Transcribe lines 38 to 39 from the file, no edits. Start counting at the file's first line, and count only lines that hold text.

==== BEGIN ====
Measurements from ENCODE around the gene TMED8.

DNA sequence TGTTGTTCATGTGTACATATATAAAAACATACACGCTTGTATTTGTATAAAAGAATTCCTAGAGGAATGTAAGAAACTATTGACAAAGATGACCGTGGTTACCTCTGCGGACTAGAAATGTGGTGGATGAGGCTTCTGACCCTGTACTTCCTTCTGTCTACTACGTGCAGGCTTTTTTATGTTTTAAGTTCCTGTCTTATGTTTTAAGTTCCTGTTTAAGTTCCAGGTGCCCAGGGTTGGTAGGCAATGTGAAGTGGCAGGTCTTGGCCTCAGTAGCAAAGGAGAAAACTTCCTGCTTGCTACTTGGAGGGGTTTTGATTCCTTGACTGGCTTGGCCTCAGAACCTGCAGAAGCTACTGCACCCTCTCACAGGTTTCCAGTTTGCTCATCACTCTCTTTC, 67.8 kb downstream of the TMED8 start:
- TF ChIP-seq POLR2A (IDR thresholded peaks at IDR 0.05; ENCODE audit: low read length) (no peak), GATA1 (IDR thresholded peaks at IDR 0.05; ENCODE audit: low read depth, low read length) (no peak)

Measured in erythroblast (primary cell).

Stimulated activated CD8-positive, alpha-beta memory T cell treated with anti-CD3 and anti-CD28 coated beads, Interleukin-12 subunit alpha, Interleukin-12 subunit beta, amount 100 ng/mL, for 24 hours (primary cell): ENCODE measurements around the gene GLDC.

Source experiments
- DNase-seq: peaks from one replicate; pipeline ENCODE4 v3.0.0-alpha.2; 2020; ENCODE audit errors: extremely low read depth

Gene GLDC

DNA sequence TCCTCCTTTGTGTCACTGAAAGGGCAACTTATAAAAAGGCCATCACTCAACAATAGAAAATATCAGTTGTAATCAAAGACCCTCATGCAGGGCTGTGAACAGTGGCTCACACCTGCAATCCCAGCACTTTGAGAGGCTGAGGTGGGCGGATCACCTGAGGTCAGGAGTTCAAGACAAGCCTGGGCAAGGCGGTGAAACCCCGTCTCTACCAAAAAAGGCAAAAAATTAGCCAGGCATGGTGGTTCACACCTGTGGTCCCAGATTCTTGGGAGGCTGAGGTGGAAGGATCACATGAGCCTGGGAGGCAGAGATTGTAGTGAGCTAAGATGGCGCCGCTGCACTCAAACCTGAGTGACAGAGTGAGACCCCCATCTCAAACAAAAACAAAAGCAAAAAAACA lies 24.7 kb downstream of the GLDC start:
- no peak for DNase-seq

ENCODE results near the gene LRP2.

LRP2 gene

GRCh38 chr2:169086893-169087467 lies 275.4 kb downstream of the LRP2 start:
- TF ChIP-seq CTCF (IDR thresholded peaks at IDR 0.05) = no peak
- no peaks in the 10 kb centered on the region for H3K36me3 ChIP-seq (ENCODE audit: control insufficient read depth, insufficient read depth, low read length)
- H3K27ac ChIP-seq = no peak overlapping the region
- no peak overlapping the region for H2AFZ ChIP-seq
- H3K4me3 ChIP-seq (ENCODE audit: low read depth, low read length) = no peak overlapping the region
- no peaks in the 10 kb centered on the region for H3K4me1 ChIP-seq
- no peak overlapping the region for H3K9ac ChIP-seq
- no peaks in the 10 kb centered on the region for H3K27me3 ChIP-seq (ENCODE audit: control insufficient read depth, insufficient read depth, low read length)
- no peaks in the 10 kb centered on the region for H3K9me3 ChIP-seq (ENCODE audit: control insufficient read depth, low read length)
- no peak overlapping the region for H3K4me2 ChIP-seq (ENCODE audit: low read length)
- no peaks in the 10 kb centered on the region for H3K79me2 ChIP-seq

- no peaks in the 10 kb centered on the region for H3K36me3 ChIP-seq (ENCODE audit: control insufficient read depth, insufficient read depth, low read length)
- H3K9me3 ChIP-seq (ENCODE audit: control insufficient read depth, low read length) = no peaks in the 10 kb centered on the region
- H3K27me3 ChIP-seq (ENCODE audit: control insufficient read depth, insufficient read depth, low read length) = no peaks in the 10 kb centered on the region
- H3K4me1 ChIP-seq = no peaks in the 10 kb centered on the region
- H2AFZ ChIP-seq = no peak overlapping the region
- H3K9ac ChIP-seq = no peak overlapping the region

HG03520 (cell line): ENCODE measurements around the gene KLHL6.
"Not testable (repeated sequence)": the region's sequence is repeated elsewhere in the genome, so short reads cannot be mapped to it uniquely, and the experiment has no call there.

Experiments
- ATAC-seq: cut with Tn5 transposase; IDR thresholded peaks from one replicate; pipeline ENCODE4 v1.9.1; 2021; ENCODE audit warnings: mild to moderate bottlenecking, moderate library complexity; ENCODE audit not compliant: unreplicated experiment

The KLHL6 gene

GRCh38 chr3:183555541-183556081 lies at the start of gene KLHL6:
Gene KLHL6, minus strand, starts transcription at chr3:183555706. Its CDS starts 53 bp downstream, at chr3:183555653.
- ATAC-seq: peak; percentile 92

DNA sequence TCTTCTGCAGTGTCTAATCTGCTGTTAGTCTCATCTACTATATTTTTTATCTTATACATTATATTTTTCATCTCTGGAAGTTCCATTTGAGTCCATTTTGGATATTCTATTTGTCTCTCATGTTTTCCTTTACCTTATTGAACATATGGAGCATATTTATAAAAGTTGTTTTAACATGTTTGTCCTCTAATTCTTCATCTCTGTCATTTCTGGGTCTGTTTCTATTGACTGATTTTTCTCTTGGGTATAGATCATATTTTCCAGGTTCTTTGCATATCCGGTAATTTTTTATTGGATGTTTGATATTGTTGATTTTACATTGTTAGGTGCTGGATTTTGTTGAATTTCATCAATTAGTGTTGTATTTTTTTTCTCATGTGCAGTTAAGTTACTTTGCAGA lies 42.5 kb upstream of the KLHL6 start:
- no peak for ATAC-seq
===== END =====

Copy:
- ATAC-seq: peak; percentile 92

DNA sequence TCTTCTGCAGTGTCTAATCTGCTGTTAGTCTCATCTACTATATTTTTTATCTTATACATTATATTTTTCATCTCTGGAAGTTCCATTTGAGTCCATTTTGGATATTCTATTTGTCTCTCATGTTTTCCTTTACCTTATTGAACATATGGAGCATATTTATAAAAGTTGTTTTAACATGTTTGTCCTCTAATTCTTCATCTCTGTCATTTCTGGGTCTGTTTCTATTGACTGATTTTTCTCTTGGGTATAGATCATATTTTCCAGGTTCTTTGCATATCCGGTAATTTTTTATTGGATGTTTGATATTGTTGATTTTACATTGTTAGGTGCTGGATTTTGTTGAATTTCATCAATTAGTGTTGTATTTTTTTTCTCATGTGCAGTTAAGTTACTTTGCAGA lies 42.5 kb upstream of the KLHL6 start: